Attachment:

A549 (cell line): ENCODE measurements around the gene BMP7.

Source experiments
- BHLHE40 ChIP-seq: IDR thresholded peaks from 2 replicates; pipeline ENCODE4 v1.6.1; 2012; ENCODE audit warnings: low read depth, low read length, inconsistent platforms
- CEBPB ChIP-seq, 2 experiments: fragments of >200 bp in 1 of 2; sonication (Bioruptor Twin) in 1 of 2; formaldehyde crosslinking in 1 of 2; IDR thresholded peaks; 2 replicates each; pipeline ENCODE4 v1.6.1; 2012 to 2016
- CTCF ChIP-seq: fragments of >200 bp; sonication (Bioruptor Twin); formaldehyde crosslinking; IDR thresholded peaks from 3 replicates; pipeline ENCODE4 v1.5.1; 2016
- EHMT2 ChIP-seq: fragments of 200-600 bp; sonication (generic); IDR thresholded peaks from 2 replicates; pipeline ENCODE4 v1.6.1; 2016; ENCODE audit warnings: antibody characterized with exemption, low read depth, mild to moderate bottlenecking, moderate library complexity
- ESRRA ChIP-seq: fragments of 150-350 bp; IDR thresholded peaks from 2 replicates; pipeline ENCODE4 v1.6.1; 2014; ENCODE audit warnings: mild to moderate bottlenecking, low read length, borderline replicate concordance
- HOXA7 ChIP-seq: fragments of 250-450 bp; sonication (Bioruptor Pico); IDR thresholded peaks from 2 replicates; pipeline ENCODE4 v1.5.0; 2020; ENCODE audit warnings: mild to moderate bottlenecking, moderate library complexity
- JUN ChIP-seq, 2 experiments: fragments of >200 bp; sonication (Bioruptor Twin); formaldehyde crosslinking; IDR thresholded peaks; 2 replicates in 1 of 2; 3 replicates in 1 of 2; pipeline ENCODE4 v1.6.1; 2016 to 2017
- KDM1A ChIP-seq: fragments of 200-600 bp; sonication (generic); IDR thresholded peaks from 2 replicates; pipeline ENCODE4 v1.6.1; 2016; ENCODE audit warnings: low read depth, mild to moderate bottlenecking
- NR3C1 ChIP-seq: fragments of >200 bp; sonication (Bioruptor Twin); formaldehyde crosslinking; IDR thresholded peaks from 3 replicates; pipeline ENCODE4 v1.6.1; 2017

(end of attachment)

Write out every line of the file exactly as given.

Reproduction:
A549 (cell line): ENCODE measurements around the gene BMP7.

Source experiments
- BHLHE40 ChIP-seq: IDR thresholded peaks from 2 replicates; pipeline ENCODE4 v1.6.1; 2012; ENCODE audit warnings: low read depth, low read length, inconsistent platforms
- CEBPB ChIP-seq, 2 experiments: fragments of >200 bp in 1 of 2; sonication (Bioruptor Twin) in 1 of 2; formaldehyde crosslinking in 1 of 2; IDR thresholded peaks; 2 replicates each; pipeline ENCODE4 v1.6.1; 2012 to 2016
- CTCF ChIP-seq: fragments of >200 bp; sonication (Bioruptor Twin); formaldehyde crosslinking; IDR thresholded peaks from 3 replicates; pipeline ENCODE4 v1.5.1; 2016
- EHMT2 ChIP-seq: fragments of 200-600 bp; sonication (generic); IDR thresholded peaks from 2 replicates; pipeline ENCODE4 v1.6.1; 2016; ENCODE audit warnings: antibody characterized with exemption, low read depth, mild to moderate bottlenecking, moderate library complexity
- ESRRA ChIP-seq: fragments of 150-350 bp; IDR thresholded peaks from 2 replicates; pipeline ENCODE4 v1.6.1; 2014; ENCODE audit warnings: mild to moderate bottlenecking, low read length, borderline replicate concordance
- HOXA7 ChIP-seq: fragments of 250-450 bp; sonication (Bioruptor Pico); IDR thresholded peaks from 2 replicates; pipeline ENCODE4 v1.5.0; 2020; ENCODE audit warnings: mild to moderate bottlenecking, moderate library complexity
- JUN ChIP-seq, 2 experiments: fragments of >200 bp; sonication (Bioruptor Twin); formaldehyde crosslinking; IDR thresholded peaks; 2 replicates in 1 of 2; 3 replicates in 1 of 2; pipeline ENCODE4 v1.6.1; 2016 to 2017
- KDM1A ChIP-seq: fragments of 200-600 bp; sonication (generic); IDR thresholded peaks from 2 replicates; pipeline ENCODE4 v1.6.1; 2016; ENCODE audit warnings: low read depth, mild to moderate bottlenecking
- NR3C1 ChIP-seq: fragments of >200 bp; sonication (Bioruptor Twin); formaldehyde crosslinking; IDR thresholded peaks from 3 replicates; pipeline ENCODE4 v1.6.1; 2017